FA considers letting footballers 'choose their identity' in England following German precedent

Women's football team

Transgender footballers could be allowed to pick which team they play for

Dan Falvey

By Dan Falvey

Published: 03/04/2023

- 09:58

Updated: 03/04/2023

- 11:33

The football governing body is in talks with its German counterpart

The FA is to consider letting footballers in England decide for themselves if they play in men's or women's teams.

The football governing body said it was in the process of "consulting with and listening to" its counterpart associations around the world about how to tackle the participation of transgender women in female sport.

Among those it is liaising with is thought to be the German football association (DFB) which this season introduced a policy of allowing transgender and non-binary players at an amateur level chose for themselves which teams they should play for.

It means transgender women are not required to lower their testosterone levels to play in women's teams.

Headshot of DFB diversity ambassador Thomas Hitzlsperger

DFB diversity ambassador Thomas Hitzlsperger said the FA were in talks


DFB diversity ambassador Thomas Hitzlsperger has hailed the approach being taken in Germany and said that the FA had been in touch to better understand the policy.

The English football governing body is looking at what policy it should adopt on the matter.

An FA spokesperson told BBC Sport: "Inclusion is at the heart of everything we do at the FA and we are passionate about celebrating and supporting the diversity of our national game.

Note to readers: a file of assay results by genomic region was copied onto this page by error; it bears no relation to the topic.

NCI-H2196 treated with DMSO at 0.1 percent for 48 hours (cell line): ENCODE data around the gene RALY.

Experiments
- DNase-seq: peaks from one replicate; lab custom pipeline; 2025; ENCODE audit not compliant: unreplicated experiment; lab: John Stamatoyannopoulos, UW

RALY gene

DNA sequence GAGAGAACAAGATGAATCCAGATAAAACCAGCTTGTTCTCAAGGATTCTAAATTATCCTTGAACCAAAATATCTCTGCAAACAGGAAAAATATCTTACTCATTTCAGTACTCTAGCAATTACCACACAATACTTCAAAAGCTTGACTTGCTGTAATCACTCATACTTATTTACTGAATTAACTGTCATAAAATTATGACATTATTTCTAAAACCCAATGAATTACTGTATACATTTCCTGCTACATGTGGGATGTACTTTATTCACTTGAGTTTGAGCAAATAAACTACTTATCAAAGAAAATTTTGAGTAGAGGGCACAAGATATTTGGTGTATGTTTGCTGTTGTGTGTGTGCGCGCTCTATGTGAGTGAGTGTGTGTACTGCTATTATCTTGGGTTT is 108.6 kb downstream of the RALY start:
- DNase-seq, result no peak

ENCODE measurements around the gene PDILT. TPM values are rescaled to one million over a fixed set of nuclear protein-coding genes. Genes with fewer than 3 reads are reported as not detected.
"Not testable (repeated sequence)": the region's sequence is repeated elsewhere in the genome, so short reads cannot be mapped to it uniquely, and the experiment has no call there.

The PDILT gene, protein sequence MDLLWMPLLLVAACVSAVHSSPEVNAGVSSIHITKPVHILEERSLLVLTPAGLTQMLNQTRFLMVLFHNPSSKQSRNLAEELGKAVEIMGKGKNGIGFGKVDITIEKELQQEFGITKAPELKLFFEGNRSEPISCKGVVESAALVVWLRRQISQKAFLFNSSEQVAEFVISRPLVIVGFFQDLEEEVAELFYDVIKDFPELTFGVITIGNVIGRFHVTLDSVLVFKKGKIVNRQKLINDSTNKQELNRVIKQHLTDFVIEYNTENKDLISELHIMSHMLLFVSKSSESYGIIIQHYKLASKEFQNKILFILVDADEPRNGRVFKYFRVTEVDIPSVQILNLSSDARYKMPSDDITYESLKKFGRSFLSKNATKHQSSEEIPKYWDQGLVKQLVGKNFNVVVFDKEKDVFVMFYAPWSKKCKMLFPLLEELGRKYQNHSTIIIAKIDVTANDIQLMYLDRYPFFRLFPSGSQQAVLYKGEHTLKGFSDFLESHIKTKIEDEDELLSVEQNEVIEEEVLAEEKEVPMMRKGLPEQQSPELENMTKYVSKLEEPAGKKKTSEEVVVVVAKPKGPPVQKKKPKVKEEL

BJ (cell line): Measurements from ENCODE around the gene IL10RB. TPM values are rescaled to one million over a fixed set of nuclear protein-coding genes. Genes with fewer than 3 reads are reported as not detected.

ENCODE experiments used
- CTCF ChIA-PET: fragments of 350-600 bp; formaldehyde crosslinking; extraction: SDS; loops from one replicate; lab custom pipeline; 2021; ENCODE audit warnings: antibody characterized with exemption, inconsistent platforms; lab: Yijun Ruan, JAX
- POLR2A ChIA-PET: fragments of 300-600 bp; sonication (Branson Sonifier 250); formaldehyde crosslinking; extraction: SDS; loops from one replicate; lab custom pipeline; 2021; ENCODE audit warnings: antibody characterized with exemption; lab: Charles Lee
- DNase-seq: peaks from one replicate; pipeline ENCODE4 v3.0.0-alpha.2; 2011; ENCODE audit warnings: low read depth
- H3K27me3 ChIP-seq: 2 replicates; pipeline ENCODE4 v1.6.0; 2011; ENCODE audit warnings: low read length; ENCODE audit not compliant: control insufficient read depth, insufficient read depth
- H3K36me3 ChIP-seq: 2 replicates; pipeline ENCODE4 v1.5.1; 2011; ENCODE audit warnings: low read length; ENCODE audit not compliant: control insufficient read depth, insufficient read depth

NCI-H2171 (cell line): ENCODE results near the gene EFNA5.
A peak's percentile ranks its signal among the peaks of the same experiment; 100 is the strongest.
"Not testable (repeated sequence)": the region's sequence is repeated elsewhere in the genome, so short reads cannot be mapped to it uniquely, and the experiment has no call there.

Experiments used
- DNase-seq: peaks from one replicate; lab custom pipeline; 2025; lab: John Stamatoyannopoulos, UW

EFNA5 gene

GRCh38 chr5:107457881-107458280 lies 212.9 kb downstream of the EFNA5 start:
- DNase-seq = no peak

"Our transgender policy has enabled many positive outcomes for people who wish to enjoy and play football either in their affirmed gender or in a safe and inclusive environment.

"This important subject is complex and is constantly evolving, and as a result, like many other national governing bodies in sport, we are currently reviewing our transgender policy for English football.

"We are consulting with and listening to all of our stakeholders in the game, including engaging with Fifa and Uefa, who are in the early stages of their own consultation process, as well as other international football and sporting governing bodies, including the other home nations."

It comes as sports associations around the world grapple with how to deal with inclusivity for trans athletes.

Last month World Athletics president Lord Coe announced a ban on transgender athletes from competing in female category events.

Coe felt the best way to "protect the female category" was to ban all male-to-female transgender athletes who have been through male puberty from female world ranking competitions from March 31.

He said: "The decision was taken in consultation with a number of stakeholders, including 40 member federations, our coaches, our athletes and through the athletes commission as well as a range of other community groups including UN experts, the International Olympic Committee and Para Athletics.

"The majority of those consulted stated that transgender athletes should not be competing in the female category.

"Many believe there is insufficient evidence that trans women do not retain an advantage over biological women and want more evidence that any physical advantages have been ameliorated before they are willing to consider an option for inclusion into the female category."

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